Page 4
Up to this time the Homeric question had run through the long chain of a uniform process of development, of which the standpoint of those grammarians seemed to be the last link, the last, indeed, which was attainable by antiquity.
Page 5
From those times until the generation that produced Friedrich August Wolf we must take a jump over a long historical vacuum; but in our own age we find the argument left just as it was at the time when the power of controversy departed from antiquity, and it is a matter of indifference to us that Wolf accepted as certain tradition what antiquity itself had set up only as a hypothesis.
Page 6
Poetical works, which cause the hearts of even the greatest geniuses to fail when they endeavour to vie with them, and in which unsurpassable images are held up for the admiration of posterity--and yet the poet who wrote them with only a hollow, shaky name, whenever we do lay hold on him; nowhere the solid kernel of a powerful personality.
Page 7
A second party, on the other hand, sheltered themselves beneath the authority of Aristotle, who especially admired Homer's "divine" nature in the choice of his entire subject, and the manner in which he planned and carried it out.
Page 8
The people now understood for the first time that the long-felt power of greater individualities and wills was larger than the pitifully small will of an individual man;[1] they now saw that everything truly great in the kingdom of the will could not have its deepest root in the inefficacious and ephemeral individual will; and, finally, they now discovered the powerful instincts of the masses, and diagnosed those unconscious impulses to be the foundations and supports of the so-called universal history.
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genius set upon their empty heads.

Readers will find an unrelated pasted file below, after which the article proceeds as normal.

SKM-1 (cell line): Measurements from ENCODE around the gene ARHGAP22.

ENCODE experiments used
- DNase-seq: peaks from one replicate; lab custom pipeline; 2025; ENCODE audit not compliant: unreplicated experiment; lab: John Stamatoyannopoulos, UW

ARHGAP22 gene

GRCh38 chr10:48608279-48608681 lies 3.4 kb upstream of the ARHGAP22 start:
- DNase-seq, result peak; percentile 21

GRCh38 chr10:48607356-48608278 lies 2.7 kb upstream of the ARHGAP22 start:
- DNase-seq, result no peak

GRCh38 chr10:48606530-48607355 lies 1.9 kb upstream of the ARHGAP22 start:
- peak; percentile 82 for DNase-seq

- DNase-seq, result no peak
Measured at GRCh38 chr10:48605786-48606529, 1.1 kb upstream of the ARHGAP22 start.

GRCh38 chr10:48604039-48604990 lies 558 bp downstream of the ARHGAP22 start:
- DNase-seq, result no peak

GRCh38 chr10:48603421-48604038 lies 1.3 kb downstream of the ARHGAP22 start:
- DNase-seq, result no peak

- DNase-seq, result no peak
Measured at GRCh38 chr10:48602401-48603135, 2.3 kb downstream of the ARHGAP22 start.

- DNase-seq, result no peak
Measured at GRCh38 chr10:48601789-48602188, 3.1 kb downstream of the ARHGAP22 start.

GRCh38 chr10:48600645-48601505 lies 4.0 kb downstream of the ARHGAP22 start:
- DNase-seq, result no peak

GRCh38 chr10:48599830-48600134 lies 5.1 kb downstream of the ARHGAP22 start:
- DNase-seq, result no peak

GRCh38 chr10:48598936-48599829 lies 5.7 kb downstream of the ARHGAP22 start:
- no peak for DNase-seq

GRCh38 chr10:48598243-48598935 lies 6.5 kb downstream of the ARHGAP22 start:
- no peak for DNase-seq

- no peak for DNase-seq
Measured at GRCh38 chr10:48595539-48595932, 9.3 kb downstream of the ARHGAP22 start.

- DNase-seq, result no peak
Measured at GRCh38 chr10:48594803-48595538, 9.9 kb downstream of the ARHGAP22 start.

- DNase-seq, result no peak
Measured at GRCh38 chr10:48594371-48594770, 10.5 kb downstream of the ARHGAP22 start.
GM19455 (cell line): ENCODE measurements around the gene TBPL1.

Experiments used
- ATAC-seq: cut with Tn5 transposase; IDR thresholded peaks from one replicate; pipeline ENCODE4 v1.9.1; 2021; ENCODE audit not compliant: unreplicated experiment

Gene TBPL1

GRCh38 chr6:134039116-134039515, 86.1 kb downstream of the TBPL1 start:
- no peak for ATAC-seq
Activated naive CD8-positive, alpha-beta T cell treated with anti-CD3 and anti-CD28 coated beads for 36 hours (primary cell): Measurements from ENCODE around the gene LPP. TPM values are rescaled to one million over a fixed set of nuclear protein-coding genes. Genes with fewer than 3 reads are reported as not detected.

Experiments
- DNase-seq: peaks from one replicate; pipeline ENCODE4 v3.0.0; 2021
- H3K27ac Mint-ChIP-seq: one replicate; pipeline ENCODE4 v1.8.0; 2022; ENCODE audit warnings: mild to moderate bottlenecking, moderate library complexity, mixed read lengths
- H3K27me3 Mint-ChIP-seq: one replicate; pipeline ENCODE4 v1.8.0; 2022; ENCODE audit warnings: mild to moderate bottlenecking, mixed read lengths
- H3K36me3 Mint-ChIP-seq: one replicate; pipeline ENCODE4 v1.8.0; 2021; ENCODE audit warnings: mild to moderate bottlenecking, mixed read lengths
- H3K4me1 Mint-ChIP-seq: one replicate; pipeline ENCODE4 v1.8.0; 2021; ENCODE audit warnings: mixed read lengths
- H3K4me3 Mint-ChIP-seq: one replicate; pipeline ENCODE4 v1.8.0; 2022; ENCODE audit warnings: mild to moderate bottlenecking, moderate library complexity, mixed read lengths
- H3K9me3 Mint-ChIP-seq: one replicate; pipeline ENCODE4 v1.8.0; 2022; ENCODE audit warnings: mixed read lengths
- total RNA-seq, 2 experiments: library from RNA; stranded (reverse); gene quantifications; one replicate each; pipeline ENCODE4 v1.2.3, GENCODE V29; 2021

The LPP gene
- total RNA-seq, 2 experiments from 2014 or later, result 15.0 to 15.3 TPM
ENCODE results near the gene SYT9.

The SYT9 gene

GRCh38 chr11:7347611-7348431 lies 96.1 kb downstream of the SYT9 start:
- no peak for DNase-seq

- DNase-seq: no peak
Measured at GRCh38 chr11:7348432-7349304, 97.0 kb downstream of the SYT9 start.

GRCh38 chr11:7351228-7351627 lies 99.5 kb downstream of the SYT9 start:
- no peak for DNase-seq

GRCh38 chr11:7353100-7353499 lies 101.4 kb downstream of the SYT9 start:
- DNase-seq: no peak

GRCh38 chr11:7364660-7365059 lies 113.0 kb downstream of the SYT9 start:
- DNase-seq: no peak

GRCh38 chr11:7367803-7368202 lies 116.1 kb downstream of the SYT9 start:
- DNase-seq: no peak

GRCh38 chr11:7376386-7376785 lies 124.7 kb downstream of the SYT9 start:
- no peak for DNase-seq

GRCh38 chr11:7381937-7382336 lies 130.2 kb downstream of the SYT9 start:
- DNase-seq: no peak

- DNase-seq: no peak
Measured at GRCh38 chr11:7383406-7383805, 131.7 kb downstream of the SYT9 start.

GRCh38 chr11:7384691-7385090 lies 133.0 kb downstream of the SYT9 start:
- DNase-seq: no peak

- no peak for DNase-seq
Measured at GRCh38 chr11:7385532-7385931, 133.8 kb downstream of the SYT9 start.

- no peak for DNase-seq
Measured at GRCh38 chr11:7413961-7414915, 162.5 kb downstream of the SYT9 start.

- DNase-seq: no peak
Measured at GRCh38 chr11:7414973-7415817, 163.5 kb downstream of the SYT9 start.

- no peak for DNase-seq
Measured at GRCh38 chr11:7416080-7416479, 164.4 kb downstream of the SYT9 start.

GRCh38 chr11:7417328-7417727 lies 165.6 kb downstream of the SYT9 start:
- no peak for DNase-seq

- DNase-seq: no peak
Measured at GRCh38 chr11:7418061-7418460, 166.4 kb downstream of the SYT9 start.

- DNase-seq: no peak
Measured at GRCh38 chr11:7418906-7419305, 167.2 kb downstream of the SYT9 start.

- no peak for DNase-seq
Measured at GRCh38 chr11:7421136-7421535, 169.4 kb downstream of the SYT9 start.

Page 10
What was left of Homer's own individual work? Nothing but a series of beautiful and prominent passages chosen in accordance with subjective taste.
Page 11
And I very much doubt whether the majority of those who adopt the first part of the contention have taken the following considerations into account.
Page 12
On the contrary, this design is a later product, far later than Homer's celebrity.
Page 13
The generation that invented those numerous Homeric fables, that poetised the myth of the contest between Homer and Hesiod, and looked upon all the poems of the epic cycle as Homeric, did not feel an aesthetic but a material singularity when it pronounced the name "Homer.
Page 14
Let us hear how a learned man of the first rank writes about Homer even so late as 1783: "Where does the good man live? Why did he remain so long incognito? Apropos, can't you get me a silhouette of him?" We demand _thanks_--not in our own name, for we are but atoms--but in the name of philology itself, which is indeed neither a Muse nor a Grace, but a messenger of the gods: and just as the Muses descended upon the dull and tormented Boeotian peasants, so Philology comes into a world full of gloomy colours and pictures, full of the deepest, most incurable woes; and speaks to men comfortingly of the beautiful and godlike figure of a distant, rosy, and happy fairyland.
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Now, therefore, that I have enunciated my philological creed, I trust you will give me cause to hope that I shall no longer be a stranger among you: give me the assurance that in working with you towards this end I am worthily fulfilling the confidence with which the highest authorities of this community have honoured me.